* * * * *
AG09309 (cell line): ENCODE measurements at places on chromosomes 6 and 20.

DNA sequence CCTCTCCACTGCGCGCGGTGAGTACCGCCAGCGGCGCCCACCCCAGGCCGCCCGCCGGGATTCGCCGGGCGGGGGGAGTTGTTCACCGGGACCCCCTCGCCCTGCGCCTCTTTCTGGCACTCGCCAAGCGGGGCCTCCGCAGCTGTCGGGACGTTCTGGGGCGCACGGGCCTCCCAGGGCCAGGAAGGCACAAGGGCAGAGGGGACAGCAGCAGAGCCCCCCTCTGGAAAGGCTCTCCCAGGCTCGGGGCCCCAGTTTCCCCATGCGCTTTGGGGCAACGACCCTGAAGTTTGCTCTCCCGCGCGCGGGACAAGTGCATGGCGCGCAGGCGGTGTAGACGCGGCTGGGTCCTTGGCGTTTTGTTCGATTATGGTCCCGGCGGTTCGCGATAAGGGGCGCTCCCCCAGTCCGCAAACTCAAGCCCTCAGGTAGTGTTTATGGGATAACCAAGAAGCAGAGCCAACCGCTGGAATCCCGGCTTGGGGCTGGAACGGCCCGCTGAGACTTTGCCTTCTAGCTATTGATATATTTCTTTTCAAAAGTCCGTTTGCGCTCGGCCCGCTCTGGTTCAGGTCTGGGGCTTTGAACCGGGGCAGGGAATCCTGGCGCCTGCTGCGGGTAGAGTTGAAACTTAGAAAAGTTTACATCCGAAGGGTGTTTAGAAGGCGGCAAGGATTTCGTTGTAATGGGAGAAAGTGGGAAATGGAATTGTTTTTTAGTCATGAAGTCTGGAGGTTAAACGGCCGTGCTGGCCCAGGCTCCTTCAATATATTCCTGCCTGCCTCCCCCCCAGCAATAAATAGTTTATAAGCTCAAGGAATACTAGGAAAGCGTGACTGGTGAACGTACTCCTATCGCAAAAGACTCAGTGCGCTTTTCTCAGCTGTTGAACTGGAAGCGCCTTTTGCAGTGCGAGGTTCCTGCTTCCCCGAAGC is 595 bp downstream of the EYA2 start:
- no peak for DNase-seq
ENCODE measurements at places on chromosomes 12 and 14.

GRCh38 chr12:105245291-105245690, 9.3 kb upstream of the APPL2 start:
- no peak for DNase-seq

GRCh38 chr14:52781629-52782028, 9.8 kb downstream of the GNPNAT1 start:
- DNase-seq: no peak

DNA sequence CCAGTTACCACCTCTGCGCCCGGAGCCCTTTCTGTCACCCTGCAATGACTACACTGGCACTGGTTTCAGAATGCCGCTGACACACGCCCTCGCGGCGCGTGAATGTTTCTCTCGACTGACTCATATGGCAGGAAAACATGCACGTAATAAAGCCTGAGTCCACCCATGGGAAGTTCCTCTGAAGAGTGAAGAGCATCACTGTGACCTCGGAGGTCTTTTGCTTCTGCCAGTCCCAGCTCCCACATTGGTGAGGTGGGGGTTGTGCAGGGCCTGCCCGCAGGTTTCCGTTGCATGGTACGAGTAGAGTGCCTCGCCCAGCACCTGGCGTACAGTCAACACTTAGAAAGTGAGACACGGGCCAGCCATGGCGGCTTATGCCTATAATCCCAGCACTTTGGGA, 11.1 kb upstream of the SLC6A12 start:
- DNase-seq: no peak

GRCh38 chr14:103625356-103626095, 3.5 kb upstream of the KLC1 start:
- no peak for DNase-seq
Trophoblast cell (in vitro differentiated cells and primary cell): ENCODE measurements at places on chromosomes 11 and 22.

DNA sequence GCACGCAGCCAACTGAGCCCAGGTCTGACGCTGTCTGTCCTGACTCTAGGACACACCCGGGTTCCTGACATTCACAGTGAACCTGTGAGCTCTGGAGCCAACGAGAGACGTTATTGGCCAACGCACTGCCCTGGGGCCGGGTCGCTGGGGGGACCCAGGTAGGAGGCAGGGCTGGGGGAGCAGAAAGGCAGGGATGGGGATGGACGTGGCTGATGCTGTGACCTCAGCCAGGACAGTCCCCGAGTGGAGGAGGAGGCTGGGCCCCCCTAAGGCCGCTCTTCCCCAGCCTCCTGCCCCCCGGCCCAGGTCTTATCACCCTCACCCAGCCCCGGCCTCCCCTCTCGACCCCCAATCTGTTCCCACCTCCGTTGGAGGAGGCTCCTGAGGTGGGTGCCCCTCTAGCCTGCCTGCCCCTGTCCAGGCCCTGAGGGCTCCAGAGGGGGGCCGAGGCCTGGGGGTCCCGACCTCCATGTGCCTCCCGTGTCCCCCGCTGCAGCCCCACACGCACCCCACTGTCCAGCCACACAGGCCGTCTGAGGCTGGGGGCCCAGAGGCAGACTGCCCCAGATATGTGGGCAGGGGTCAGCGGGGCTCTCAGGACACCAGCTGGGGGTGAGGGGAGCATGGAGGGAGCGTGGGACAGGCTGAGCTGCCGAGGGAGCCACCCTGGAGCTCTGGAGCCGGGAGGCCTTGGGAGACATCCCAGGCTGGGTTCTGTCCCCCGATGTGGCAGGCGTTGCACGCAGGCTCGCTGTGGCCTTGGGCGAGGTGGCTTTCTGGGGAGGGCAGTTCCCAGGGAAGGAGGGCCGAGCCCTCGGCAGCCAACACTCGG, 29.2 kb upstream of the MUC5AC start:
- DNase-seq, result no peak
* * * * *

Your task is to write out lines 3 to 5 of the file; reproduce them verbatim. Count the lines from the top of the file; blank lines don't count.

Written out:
- no peak for DNase-seq
ENCODE measurements at places on chromosomes 12 and 14.

GRCh38 chr12:105245291-105245690, 9.3 kb upstream of the APPL2 start: